The accuracy of the sonRAIL model has been discussed in detail in the project documentation. The uncertainty is thereby assessed separately for the emission and the propagation model under the assumption, that the necessary input parameters are not available in any detail but with reasonable accuracy. On the other hand an averaging over several train pass-by’s is considered, as it is the case in the assessment of noise limits on the basis of long-term averages. The partial uncertainties of the two models can be assumed to be independent and are summed up according to the rules of error propagation. Based on comparisons of measurements in 7.5 m distance from the track center line according to ISO 3095 with calculations, an standard deviation of the emission model of 0.4 dB(A) was derived. The validation of the propagation model showed that the uncertainty of the propagation calculation exhibits proportionality to the overall sound attenuation. Comparing the sound exposure level with an emission level in a reference distance of 1 m, a standard deviation of the calculation model error of 5 % of the reference sound attenuation was derived. In the Figure below, the resulting prognosis uncertainty in dependence of the emission level is depicted for four different equivalent continuous sound pressure levels Leq. The higher the emission, the greater is the distance where a certain immission level is reached and consequently the greater is the uncertainty of the prognosis. For emission levels typical for busy lines, the model accuracy for the assessment of noise rating levels according to the Swiss noise limits amounts to less than 2 dB(A).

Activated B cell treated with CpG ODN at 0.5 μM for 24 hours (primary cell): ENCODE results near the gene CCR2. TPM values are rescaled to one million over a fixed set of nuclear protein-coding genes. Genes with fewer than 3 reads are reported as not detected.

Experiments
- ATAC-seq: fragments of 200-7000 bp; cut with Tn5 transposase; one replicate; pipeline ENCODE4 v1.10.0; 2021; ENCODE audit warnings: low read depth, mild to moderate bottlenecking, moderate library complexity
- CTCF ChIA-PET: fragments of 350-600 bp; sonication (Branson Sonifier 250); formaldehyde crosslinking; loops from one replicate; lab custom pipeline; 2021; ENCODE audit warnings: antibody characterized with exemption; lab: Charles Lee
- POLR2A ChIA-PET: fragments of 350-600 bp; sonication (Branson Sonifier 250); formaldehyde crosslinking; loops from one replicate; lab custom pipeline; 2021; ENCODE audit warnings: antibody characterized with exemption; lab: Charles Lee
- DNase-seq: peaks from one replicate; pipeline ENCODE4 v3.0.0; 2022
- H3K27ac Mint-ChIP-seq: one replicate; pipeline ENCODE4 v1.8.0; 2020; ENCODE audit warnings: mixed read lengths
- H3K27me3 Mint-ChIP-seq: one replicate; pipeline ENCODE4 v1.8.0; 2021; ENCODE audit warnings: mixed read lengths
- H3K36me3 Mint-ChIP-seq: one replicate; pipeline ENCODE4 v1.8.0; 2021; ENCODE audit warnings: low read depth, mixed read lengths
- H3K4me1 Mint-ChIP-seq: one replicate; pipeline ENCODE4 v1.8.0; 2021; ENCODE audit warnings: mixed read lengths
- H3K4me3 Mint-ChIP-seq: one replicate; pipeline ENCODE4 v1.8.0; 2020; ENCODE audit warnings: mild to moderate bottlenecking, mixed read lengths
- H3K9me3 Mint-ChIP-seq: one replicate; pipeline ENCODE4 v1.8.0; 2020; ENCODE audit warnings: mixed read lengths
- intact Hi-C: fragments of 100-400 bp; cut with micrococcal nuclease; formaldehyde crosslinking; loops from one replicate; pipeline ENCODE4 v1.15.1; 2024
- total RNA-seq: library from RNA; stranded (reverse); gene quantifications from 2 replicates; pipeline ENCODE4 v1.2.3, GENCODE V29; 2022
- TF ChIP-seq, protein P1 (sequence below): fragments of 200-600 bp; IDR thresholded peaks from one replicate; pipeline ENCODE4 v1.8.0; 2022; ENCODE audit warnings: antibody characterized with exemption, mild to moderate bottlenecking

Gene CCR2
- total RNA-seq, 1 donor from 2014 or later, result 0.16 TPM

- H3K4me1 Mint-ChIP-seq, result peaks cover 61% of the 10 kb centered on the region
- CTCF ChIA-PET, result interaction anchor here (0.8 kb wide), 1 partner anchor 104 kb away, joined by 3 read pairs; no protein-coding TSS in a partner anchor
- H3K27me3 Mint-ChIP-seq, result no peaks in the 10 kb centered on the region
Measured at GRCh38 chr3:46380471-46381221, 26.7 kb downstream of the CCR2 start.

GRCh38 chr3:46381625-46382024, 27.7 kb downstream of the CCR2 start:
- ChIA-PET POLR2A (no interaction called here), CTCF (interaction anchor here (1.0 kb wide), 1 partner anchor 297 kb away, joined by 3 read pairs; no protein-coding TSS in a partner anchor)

Uncertainty of the sonRAIL model for four different equivalent continuous sound pressure levels Leq. The overall uncertainty is from the combination of a constant uncertainty of the emission model and an uncertainty of the propagation model, which is proportional to the total propagation attenuation.